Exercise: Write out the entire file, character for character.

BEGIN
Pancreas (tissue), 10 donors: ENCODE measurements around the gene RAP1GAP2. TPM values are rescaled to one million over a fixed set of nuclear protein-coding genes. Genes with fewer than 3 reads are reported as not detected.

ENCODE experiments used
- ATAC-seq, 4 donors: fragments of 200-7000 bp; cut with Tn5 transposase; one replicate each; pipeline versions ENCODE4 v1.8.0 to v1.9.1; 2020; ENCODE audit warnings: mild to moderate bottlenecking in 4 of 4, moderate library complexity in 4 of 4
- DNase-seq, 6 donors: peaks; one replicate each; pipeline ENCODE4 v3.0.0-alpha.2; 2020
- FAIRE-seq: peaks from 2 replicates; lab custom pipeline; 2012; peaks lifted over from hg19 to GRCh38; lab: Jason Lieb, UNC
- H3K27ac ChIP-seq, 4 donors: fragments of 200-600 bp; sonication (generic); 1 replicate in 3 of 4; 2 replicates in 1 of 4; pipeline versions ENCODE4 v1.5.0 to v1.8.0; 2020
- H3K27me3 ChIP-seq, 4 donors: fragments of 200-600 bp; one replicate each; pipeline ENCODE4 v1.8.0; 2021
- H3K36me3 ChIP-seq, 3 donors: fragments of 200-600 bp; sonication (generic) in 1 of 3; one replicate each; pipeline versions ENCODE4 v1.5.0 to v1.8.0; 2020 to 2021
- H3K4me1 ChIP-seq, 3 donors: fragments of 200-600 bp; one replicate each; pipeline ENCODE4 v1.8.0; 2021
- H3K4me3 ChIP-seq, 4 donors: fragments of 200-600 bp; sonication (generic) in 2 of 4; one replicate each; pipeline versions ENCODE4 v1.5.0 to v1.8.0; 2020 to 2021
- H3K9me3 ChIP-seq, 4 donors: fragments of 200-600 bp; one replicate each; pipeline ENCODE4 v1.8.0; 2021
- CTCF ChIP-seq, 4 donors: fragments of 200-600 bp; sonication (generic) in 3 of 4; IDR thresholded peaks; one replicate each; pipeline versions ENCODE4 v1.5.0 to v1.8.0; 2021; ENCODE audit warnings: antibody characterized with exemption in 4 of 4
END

Pancreas (tissue), 10 donors: ENCODE measurements around the gene RAP1GAP2. TPM values are rescaled to one million over a fixed set of nuclear protein-coding genes. Genes with fewer than 3 reads are reported as not detected.

ENCODE experiments used
- ATAC-seq, 4 donors: fragments of 200-7000 bp; cut with Tn5 transposase; one replicate each; pipeline versions ENCODE4 v1.8.0 to v1.9.1; 2020; ENCODE audit warnings: mild to moderate bottlenecking in 4 of 4, moderate library complexity in 4 of 4
- DNase-seq, 6 donors: peaks; one replicate each; pipeline ENCODE4 v3.0.0-alpha.2; 2020
- FAIRE-seq: peaks from 2 replicates; lab custom pipeline; 2012; peaks lifted over from hg19 to GRCh38; lab: Jason Lieb, UNC
- H3K27ac ChIP-seq, 4 donors: fragments of 200-600 bp; sonication (generic); 1 replicate in 3 of 4; 2 replicates in 1 of 4; pipeline versions ENCODE4 v1.5.0 to v1.8.0; 2020
- H3K27me3 ChIP-seq, 4 donors: fragments of 200-600 bp; one replicate each; pipeline ENCODE4 v1.8.0; 2021
- H3K36me3 ChIP-seq, 3 donors: fragments of 200-600 bp; sonication (generic) in 1 of 3; one replicate each; pipeline versions ENCODE4 v1.5.0 to v1.8.0; 2020 to 2021
- H3K4me1 ChIP-seq, 3 donors: fragments of 200-600 bp; one replicate each; pipeline ENCODE4 v1.8.0; 2021
- H3K4me3 ChIP-seq, 4 donors: fragments of 200-600 bp; sonication (generic) in 2 of 4; one replicate each; pipeline versions ENCODE4 v1.5.0 to v1.8.0; 2020 to 2021
- H3K9me3 ChIP-seq, 4 donors: fragments of 200-600 bp; one replicate each; pipeline ENCODE4 v1.8.0; 2021
- CTCF ChIP-seq, 4 donors: fragments of 200-600 bp; sonication (generic) in 3 of 4; IDR thresholded peaks; one replicate each; pipeline versions ENCODE4 v1.5.0 to v1.8.0; 2021; ENCODE audit warnings: antibody characterized with exemption in 4 of 4